Crónica De Una Fuga / Chronicle of an Escape (2006, Argentina)
This ain’t for the squeamish. It’s the story of Claudio Tamburrini, a soccer goalie with a local club, who is plucked from his home by agents acting on behalf of the military junta in Buenos Aires in 1976, and taken to a clandestine detention centre where he is beaten and tortured before managing to escape with three others. He had been held captive for 121 days. It’s a true story, based on the evidence that several of those men gave in the human rights trials of the military dictatorship in 1985. It seems that it was not the film’s intent to leave the viewer favourably disposed towards right-wing death squads and security forces.
Claudio (Rodrigo De la Serna) is not much more than a kid. The secret police don’t seem to care. They knock his mother around, looking for information on her son, and then grab him and take him to the Mansion Seré – an old mansion in Buenos Aires in which many young men, thought to be terrorists, guerrillas, or simply sympathetic to those opposed to the junta, are detained without charge. They are blindfolded, cuffed, kept in horrible circumstances – and encouraged through a bit of torture to give their captors information on their associates.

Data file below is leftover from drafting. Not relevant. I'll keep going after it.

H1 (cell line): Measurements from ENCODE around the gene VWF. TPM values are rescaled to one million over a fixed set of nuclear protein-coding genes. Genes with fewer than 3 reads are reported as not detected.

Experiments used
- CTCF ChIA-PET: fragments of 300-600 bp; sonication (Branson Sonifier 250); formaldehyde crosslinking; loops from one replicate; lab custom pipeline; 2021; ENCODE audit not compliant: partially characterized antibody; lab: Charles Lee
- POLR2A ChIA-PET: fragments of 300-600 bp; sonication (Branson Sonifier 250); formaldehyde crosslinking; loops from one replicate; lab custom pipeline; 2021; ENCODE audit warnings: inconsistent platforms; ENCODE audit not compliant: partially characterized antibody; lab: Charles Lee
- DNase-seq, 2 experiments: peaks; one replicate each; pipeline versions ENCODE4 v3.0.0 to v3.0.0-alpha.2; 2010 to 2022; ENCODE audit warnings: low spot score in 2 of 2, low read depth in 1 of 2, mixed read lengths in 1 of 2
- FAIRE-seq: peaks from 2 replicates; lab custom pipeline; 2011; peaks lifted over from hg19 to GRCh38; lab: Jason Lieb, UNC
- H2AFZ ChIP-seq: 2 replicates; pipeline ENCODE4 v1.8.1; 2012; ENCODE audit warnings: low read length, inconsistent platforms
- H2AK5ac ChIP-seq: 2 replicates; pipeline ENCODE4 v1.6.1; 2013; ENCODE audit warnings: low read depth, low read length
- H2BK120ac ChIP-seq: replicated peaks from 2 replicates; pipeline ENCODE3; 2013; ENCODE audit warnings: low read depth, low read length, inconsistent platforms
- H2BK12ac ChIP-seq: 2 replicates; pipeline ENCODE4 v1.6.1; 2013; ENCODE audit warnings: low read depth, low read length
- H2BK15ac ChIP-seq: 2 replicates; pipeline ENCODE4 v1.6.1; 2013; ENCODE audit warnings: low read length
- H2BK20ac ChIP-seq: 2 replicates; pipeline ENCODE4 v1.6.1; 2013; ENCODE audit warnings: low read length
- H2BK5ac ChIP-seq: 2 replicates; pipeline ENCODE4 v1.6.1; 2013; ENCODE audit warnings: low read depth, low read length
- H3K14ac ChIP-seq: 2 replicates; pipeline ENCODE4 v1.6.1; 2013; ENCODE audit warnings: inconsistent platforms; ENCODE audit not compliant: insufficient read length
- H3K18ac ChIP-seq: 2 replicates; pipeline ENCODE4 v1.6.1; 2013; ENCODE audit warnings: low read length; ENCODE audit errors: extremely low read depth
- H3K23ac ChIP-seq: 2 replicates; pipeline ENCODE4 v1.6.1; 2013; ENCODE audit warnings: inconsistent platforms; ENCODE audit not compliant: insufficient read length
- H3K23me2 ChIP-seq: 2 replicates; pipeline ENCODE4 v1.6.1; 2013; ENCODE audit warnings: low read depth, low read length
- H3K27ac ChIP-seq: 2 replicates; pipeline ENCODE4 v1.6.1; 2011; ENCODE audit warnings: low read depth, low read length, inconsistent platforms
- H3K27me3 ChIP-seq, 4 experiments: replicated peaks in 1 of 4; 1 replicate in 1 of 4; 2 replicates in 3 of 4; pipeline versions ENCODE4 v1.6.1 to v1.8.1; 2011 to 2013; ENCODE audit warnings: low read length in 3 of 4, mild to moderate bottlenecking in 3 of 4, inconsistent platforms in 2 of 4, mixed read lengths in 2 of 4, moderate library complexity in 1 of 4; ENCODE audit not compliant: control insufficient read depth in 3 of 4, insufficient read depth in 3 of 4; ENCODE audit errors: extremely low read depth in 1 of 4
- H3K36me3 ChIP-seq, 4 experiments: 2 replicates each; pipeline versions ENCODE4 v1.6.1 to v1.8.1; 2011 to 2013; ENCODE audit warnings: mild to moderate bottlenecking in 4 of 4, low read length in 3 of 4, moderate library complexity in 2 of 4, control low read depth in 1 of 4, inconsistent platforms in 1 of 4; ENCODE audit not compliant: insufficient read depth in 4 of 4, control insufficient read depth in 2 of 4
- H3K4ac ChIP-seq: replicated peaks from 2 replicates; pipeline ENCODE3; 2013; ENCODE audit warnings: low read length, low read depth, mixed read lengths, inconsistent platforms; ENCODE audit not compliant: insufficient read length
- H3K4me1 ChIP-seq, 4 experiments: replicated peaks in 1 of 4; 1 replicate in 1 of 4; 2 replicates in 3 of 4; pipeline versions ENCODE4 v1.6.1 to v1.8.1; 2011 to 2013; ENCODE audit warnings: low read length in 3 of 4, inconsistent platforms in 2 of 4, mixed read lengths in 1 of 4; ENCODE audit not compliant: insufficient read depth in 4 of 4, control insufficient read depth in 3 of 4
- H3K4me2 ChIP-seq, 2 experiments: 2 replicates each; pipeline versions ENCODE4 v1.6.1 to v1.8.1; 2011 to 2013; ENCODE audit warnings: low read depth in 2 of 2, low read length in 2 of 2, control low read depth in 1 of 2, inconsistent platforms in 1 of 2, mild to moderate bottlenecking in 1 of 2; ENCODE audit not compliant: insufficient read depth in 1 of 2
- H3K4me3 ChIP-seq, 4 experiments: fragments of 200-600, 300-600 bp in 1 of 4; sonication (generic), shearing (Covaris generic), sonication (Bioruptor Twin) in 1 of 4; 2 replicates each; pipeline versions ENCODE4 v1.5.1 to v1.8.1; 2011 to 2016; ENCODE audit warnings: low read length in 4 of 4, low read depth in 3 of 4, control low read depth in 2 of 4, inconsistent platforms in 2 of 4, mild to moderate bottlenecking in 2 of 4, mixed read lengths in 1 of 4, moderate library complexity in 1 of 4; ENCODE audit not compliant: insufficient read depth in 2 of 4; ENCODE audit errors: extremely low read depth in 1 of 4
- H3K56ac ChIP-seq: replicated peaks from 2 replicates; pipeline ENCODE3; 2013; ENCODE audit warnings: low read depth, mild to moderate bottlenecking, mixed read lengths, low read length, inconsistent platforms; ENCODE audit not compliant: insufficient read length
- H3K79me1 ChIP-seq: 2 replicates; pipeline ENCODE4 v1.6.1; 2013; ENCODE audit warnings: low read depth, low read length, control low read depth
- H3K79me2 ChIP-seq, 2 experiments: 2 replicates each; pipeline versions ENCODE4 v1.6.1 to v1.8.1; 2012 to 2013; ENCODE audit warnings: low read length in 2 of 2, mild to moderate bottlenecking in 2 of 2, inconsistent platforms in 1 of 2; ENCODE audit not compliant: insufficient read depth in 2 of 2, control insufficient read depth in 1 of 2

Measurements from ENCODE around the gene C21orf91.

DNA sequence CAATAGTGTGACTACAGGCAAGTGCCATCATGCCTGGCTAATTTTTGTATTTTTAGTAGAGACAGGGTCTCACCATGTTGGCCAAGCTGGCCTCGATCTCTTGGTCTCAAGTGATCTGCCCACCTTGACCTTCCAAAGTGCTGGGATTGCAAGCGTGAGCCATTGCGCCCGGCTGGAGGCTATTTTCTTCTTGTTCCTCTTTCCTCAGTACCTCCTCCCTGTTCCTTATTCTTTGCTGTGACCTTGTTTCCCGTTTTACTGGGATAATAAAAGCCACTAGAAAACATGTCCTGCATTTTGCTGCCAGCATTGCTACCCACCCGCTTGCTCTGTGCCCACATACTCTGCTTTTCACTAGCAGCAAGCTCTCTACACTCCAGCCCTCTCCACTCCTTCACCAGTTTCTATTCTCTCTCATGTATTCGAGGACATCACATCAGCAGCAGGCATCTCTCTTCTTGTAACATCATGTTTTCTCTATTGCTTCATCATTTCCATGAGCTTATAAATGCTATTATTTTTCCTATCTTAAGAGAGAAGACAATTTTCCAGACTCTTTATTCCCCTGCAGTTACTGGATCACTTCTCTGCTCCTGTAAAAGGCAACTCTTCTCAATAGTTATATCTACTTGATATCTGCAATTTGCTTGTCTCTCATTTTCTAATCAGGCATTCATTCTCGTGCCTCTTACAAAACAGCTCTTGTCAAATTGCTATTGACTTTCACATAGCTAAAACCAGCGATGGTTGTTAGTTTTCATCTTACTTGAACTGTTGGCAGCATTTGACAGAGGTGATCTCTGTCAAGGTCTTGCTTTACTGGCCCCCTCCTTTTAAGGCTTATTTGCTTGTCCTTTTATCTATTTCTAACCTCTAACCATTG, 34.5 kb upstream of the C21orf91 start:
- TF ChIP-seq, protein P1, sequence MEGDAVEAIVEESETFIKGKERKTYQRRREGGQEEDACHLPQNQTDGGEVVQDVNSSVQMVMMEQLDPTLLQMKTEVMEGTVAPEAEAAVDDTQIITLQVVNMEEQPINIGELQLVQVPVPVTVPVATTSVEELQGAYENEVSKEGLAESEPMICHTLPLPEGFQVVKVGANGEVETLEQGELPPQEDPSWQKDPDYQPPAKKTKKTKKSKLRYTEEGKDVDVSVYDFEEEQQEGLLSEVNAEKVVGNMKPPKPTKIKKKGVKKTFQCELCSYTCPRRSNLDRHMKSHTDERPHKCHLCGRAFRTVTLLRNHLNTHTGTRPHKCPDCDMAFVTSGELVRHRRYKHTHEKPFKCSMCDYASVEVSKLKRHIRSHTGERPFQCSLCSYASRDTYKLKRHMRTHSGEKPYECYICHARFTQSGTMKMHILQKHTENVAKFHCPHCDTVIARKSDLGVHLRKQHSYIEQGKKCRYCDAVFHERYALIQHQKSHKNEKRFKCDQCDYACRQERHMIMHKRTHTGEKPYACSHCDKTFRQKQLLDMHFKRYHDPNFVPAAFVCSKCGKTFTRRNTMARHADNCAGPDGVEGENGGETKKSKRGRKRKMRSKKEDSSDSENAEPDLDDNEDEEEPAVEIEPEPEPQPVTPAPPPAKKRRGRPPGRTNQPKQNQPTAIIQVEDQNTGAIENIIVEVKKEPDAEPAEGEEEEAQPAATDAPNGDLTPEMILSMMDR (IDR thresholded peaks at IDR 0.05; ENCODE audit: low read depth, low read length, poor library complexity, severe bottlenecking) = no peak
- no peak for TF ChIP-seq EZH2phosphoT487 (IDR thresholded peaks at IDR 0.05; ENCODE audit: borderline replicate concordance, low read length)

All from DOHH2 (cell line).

It transpires that that’s how they’ve come to nab Claudio; an old school friend, Tano, has broken down under torture and has given Claudio’s name as a person who owned a mimeograph machine from which rebel literature was produced. It’s not true, but Tano – who does have connections with the rebels – is keen to give his comrades time to flee, and it temporarily gets the security forces off his back. Gee, thanks, Tano.
Claudio understands the rules: give someone up and they might let you go, but he has nothing to give and is made of sterner stuff. As their captors’ patience with them starts to run out and they increasingly fear being murdered, Claudio and his three fellow prisoners make a break for it. In the end they do it rather too easily, but they do it naked which adds to the degree of difficulty.
One knows that they will escape; the film’s title sort of gives that away. What one doesn’t know is whether they will be recaptured and subjected to even greater atrocities, or whether perhaps just one will get brought back, or whether their families will be taken and tortured or killed in retaliation.
It’s tense, gritty stuff but for all its tenseness and grittiness and the escape from detention theme, it’s not a prison movie. But it does rank highly on the list of escape-from-brutal-regime movies.
Posted on January 31st, 2010 at 3:54 pm. Updated on January 31st, 2010 at 10:12 pm.